Kyrie Irving isn't damaged goods
 
This promising campaign began with season-ending surgery for Gordon Hayward and ended with one for Kyrie Irving. Neither will return, and with them went the Celtics’ chances of reaching the Finals. It would be downright depressing, if their teammates weren’t still fighting for them.

After we covered the challenges Irving has faced in the years since fracturing his kneecap in Game 1 of the 2015 Finals, Irving underwent one knee surgery last month and will undergo another on Saturday, and the C’s provided further detail about the road ahead for their superstar:

This Saturday, Celtics guard Kyrie Irving will undergo a procedure to remove two screws implanted in his left patella after the patellar fracture he suffered during the NBA Finals in 2015. Following a mid-March procedure to remove a tension wire that had been implanted at the same time as the screws, pathology indicated the presence of a bacterial infection at the site of the hardware. To ensure that no infection remains in the knee, the screws will be removed. The fracture in Irving’s patella has completely healed, and his knee remains structurally sound. He is expected to make a full recovery in 4-5 months.

There’s been some confusion in the aftermath of this announcement — the gloom and doom of those who say another surgery to the same left knee signals a career-threatening issue and the natural questions about how a projected playoff return was pushed closer to training camp and why this matter wasn’t addressed earlier — so we circled back with Dr. Christopher Geary, Chief of Sports Medicine at Tufts Medical Center, if only in search of some optimism about the future.

Essentially, that minimally invasive surgery to remove the tension wire that was irritating Irving resulted in one of two scenarios: 1) the surgical team saw some tissue that gave them fair warning, they took a culture, and it returned the bacteria they suspected; or 2) the surgical team routinely takes a culture, even if what they saw looked fine, and it reflected a bacterial infection.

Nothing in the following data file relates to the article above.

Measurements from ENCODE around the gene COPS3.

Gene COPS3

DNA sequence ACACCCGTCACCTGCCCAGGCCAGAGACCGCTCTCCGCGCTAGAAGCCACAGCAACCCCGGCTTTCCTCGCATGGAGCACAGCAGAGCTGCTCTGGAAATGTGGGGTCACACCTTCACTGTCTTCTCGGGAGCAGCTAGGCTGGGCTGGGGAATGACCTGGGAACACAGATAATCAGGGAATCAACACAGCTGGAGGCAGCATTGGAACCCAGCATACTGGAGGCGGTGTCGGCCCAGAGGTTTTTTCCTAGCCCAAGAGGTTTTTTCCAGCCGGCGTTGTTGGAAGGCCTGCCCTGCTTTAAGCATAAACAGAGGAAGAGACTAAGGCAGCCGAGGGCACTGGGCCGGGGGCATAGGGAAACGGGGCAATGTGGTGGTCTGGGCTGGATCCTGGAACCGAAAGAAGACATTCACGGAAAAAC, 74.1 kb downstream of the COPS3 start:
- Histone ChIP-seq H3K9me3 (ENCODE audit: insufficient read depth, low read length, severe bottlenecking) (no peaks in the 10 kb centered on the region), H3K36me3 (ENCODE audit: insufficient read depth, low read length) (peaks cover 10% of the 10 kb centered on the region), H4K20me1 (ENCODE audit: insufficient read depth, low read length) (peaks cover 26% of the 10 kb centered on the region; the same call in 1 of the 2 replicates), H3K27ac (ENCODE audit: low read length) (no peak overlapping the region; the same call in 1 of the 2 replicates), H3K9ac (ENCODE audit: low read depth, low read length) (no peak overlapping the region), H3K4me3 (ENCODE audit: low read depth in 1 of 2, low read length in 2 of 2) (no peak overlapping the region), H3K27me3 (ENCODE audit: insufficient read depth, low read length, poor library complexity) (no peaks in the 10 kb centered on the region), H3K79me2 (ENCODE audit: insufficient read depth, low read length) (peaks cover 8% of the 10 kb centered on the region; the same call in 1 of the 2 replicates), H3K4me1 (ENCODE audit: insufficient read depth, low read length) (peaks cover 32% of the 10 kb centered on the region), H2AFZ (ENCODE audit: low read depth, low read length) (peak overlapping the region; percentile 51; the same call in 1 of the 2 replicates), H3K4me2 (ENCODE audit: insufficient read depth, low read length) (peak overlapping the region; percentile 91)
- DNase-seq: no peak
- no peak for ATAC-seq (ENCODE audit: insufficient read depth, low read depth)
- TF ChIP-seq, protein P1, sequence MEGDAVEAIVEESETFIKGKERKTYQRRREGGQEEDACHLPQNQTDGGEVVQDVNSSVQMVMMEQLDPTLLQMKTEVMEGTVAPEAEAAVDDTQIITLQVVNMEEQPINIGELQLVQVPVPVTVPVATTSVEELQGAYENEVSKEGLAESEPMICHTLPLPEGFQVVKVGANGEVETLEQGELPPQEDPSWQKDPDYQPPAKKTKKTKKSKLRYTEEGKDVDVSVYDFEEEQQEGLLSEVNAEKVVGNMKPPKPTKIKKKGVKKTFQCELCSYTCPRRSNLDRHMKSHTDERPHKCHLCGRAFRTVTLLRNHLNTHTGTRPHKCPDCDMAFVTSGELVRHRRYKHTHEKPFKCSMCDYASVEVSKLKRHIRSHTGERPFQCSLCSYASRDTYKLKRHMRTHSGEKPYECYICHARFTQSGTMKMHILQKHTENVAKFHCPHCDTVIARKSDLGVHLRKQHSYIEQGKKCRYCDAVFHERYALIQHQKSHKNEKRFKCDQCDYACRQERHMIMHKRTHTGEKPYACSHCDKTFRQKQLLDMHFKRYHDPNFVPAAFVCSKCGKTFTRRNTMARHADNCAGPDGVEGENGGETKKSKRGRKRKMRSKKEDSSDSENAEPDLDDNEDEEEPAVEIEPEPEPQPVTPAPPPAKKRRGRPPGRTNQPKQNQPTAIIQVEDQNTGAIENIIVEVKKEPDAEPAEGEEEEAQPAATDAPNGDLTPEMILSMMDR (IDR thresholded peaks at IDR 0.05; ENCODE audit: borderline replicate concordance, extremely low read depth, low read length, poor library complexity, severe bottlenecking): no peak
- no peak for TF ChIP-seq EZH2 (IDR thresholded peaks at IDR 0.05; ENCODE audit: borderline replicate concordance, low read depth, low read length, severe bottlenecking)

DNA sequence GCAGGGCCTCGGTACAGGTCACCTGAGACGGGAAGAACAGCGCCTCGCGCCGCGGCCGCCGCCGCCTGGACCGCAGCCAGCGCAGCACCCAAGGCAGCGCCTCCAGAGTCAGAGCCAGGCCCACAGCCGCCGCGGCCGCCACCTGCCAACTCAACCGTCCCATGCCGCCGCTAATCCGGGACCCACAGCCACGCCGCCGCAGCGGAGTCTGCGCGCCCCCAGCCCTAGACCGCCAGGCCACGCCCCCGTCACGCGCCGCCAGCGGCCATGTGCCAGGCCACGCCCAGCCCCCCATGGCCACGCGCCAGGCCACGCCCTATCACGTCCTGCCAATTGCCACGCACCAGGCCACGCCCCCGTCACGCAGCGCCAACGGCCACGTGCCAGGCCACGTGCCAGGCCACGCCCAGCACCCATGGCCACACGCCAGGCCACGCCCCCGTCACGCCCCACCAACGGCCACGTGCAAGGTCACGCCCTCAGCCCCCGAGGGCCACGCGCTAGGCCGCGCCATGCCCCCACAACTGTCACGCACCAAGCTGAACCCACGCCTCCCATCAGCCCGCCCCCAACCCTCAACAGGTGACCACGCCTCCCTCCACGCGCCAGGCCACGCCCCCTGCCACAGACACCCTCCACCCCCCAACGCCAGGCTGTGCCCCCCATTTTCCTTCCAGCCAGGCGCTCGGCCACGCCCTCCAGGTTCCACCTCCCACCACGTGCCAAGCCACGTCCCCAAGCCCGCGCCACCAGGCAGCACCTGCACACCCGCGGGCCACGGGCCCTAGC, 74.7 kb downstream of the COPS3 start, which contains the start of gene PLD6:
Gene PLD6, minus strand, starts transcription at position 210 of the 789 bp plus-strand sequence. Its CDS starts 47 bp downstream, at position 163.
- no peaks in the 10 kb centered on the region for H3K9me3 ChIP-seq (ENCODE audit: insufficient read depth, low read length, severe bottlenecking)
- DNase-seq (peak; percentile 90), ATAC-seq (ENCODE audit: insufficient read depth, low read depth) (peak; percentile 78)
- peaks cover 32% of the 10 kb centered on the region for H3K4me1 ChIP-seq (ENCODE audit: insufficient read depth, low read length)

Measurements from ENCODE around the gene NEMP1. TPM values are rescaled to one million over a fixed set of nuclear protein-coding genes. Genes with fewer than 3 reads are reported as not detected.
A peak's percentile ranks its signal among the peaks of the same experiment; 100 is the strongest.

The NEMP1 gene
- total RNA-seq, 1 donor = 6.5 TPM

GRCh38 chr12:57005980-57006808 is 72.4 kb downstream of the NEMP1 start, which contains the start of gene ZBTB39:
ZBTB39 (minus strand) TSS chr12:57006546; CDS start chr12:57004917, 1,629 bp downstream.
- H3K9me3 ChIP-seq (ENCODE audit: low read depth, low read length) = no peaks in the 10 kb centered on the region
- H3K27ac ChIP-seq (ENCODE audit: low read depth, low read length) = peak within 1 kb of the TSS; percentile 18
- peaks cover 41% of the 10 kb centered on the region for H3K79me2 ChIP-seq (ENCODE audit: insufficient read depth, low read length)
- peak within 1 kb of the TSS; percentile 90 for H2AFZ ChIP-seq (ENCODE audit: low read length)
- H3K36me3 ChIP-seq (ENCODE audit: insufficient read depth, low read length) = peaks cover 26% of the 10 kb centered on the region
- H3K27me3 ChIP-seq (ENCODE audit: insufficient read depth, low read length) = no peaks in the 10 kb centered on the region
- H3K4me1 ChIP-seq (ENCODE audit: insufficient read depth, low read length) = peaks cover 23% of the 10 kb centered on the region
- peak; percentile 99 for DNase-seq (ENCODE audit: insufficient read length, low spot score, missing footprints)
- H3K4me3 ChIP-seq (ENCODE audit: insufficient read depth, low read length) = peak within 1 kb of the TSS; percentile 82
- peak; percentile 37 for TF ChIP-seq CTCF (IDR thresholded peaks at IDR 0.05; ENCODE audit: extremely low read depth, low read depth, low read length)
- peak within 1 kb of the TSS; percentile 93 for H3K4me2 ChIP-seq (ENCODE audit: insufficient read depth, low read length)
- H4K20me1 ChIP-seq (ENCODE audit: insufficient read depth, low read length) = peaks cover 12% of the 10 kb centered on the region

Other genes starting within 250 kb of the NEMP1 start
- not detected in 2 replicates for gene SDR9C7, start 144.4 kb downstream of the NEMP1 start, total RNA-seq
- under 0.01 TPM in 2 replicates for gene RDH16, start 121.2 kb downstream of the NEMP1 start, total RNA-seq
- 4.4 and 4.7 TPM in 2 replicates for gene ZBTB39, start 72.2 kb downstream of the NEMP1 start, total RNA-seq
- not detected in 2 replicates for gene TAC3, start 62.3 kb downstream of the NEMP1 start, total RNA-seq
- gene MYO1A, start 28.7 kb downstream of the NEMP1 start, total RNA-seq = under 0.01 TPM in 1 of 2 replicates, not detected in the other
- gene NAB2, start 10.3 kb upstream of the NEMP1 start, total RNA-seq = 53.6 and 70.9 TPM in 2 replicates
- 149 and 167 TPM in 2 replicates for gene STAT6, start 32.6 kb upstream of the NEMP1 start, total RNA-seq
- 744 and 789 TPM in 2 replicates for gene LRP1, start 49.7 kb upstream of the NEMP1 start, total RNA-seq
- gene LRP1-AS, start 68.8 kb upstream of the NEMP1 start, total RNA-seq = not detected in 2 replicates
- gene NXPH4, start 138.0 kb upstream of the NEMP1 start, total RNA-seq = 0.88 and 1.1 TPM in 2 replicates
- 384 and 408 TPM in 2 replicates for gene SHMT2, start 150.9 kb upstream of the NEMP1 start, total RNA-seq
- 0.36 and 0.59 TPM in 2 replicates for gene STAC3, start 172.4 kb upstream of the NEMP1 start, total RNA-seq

Why so much bacteria talk, you say? Well, there’s an important distinction there. Under the latter scenario, there is a rate of false positives, largely due to contamination. But false positive or not, once the culture suggests there’s a bacterial infection caused by the screws still remaining in the knee, there’s no going back to double-check. A second surgery is required

“It’s all speculation on my part,” said Dr. Geary. “It may have been the kind of surgery where they saw some tissue they didn’t like the way it looked before they sent the culture off, but at this point you’ve got this data that says he does have an infection, and you kind of have to act on it.”

Given that Irving was three years removed from the initial knee surgery, it seems unlikely but not impossible that a bacterial infection lingered so long without earlier post-operative symptoms, so there’s a possibility this surgery to remove the screws is all for naught, which is less than ideal. 

“It’s just weird to think that he’s had an infection that’s just kind of hanging out there for three years and not causing any symptoms,” added Dr. Geary. “It’s possible, because there are some bacteria that aren’t that aggressive ... but I really think it’s unlikely. I really think it’s probably a false positive and they kind of hosed themselves by taking the cultures.”

That’s the bad news.

The good news: Irving is expected to make a full recovery. Let Dr. Geary explain, with the usual caveat that he has conducted this same surgery but has no direct knowledge of Irving’s status.

X-rays of a fractured kneecap with the screws and tension wire in place. 

Parquet Post: Walk us through the procedure.

Dr. Geary: “In 2015, he had the surgery to fix it, which involves putting two screws in through the bone to hold it together, and then the wires actually go through the screws and around the bone. It’s a standard way of fixing the fracture. A frequent complication is this hardware irritation. The wire tends to be a little prominent, especially in someone thin like him. It’s not uncommon to have to go back and take that out, which is what he had done in the previous surgery [in March.]

“The rationale for going back and taking the screws out is that, if there is an infection or you presume there’s an infection, it’s not the kind of thing you just treat with antibiotics. You can suppress the infection … but someone who is young and healthy like him, you go in there, you take the screws out, then you give him antibiotics, and that should really cure the problem. ...